Published On:04 February 2012
Posted by Indian Muslim Observer

Rahul Gandhi's Shah Bano moment in UP

By Minhaz Merchant

Uttar Pradesh will determine the trajectory of Rahul Gandhi’s political future. Anything less than 80 assembly seats in a state where Rahul has invested so much personal political capital could disrupt the carefully choreographed dynastic succession in the Congress ahead of the 2014 Lok Sabha poll. The party’s vacillation over Salman Rushdie’s visit to Jaipur and Priyanka Gandhi’s decision to campaign for Rahul show how seriously the Congress takes the UP elections.

Taken together, the 4.5% minorities quota, the 9% sub-quota for backward Muslims, the pre-poll alliance with Ajit Singh’s Rashtriya Lok Dal (RLD), the appalling corruption in Mayawati’s BSP government and the overall lack of development in the state are anti-incumbency force multipliers. They could hand the Congress enough MLAs to support a Samajwadi Party (SP) government in UP in return for support for the UPA at the Centre. This would reduce the government’s dependence on Mamata Banerjee’s 19 TMC MPs.

Armed with Mulayam Singh Yadav’s 22 Lok Sabha MPs, Prime Minister Manmohan Singh could restart economic reforms after the Budget in March. First on the list: FDI in multi-brand retail and the land acquisition, pensions and food security bills – all of which Mamata fiercely opposes. By the time the 2014 Lok Sabha poll rolls along, a born-again reformist UPA-2, with a (weak) Lokpal finally in place and corruption cases off the front pages, would once again present itself to voters as the party of inclusive growth, secularism and economic reform.

Like all well-laid plans this too could come unstuck. History is a good reference point. In 1985, the Supreme Court directed Mohammad Ahmed Khan to pay Shah Bano, a penurious 69-year-old whom he had divorced after 43 years of marriage, Rs. 500 a month as maintenance. The Supreme Court verdict, under Section 125 of the Criminal Procedure Code, was widely hailed as a triumph of justice in secular India. Only the outraged Muslim clergy and its obscurantist followers condemned the Supreme Court’s “interference” in Muslim personal law.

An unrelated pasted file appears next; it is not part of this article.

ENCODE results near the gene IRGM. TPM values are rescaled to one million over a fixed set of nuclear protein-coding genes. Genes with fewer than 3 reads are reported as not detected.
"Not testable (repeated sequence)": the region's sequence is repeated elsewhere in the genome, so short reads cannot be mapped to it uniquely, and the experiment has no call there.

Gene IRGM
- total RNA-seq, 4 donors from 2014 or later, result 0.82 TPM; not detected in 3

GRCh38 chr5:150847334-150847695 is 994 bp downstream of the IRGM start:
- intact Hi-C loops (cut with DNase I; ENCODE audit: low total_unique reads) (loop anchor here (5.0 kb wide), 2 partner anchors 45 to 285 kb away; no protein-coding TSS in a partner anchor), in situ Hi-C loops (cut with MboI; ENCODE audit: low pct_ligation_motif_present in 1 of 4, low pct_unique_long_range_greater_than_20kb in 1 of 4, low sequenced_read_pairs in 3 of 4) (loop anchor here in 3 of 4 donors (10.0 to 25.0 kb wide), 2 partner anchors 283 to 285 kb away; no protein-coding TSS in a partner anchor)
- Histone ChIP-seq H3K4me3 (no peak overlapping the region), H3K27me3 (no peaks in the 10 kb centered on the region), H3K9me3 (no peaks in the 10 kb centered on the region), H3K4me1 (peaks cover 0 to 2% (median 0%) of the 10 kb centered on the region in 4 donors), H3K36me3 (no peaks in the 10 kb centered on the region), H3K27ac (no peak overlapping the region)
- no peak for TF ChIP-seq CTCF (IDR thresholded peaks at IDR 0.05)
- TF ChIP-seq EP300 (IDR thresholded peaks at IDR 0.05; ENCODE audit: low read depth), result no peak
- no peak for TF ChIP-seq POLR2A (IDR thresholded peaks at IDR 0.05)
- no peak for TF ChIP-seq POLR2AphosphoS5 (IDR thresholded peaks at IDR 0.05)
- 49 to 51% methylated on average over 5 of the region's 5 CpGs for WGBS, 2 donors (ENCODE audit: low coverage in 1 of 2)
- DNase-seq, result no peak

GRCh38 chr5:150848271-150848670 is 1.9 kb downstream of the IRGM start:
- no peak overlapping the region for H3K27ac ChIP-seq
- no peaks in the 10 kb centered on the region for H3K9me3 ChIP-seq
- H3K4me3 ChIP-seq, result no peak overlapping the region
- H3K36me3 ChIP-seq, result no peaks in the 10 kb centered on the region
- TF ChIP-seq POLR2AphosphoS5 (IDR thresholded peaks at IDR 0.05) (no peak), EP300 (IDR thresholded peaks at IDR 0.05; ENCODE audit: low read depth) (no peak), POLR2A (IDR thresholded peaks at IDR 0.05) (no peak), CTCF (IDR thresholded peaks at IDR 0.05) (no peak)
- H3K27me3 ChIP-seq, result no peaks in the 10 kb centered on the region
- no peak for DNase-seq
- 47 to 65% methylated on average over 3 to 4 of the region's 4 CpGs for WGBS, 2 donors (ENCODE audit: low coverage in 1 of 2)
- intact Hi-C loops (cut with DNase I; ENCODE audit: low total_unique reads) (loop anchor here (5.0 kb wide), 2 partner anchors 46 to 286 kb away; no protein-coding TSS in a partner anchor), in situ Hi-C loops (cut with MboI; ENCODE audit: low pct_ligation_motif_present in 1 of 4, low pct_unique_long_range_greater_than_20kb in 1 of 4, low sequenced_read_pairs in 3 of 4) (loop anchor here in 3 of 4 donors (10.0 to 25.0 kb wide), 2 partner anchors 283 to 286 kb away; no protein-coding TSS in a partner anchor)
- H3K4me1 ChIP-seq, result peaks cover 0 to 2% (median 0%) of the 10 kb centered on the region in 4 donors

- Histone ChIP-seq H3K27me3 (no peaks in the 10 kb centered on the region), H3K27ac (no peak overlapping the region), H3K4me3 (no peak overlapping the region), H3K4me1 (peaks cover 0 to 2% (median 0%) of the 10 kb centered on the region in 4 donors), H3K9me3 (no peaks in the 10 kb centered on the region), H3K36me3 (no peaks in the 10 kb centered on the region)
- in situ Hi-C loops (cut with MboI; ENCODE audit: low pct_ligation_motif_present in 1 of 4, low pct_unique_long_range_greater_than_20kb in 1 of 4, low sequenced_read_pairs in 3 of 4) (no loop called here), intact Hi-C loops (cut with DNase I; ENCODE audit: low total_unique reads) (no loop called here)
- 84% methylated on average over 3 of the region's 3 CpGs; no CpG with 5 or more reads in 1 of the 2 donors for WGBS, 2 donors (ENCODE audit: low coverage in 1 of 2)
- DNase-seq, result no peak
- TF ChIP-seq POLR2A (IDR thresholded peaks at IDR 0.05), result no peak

What happened next was deeply regressive. In order to appease Muslim electoral sentiment, the Rajiv Gandhi government used its 404-seat majority in the Lok Sabha to nullify the Supreme Court’s verdict by passing the Muslim Women (Protection of Rights on Divorce) Act, 1986. The legislation set aside the rights of divorced Muslim women to receive maintenance under Section 125 of the CrPC.

With hindsight, the Shah Bano episode was the single biggest error of judgement Rajiv Gandhi made in his first two years as prime minister apart from Bofors. Muslims were traditional Congress voters and the legislation against Shah Bano was designed to consolidate that vote. Instead, three years later, the Congress suffered one of the biggest electoral defeats in its history, plunging from 404 Lok Sabha seats to 197 seats in the 1989 general election. The Congress has not won a majority in parliament since.

The lesson? Short-term strategic gain (in UP in 2012) can lead to long-term electoral pain (in 2014). “Quota politics” could well help the Congress win back the minority vote it has, over two decades, lost to the SP and the BSP: Muslim votes can still swing a seat in 120 out of UP’s 403 constituencies. The strong anti-incumbency factor due to Mayawati’s misgovernance could also erode the BSP’s voteshare from 30.45% in 2007 to around 25% next month.

Whatever the outcome in UP, the larger battle of 2014 might be lost by the Congress in the same manner the battle of 1989 was lost. Ominously, the two issues that sunk the Congress in 1989 were corruption (Bofors) and minorityism (Shah Bano). The former led to the departure of Rajiv’s most trusted friend and minister of state for defence Arun Singh. The latter cost Rajiv one of his cabinet’s most enlightened and genuinely secular ministers, Arif Mohammad Khan, who strongly opposed the government’s legislation to overturn the Supreme Court’s verdict on Shah Bano.

An uncomfortable question trails the Congress. After being in government at the Centre for over 52 years since independence (and for 42 years in UP), why are Muslims poorer and more backward than even SC/STs on most social and economic parameters? The 2006 Rajinder Sachar Committee report concluded that minority tokenism has harmed rather than helped Muslims. It has kept the Congress in power but Muslims in poverty.

The other principal culprit is the Muslim clergy which seeks control over its flock, not its upliftment. As the Sachar Committee pointed out, Muslims remain marginalised. The result: a vast majority of desperately poor Muslims fear voting for any other party but the “secular” Congress and (in UP) the SP – though it is their governance over decades which has imprisoned them socially and economically.

(Courtesy: The Economic Times)

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Posted by Indian Muslim Observer on February 04, 2012. Filed under , , , . You can follow any responses to this entry through the RSS 2.0. Feel free to leave a response

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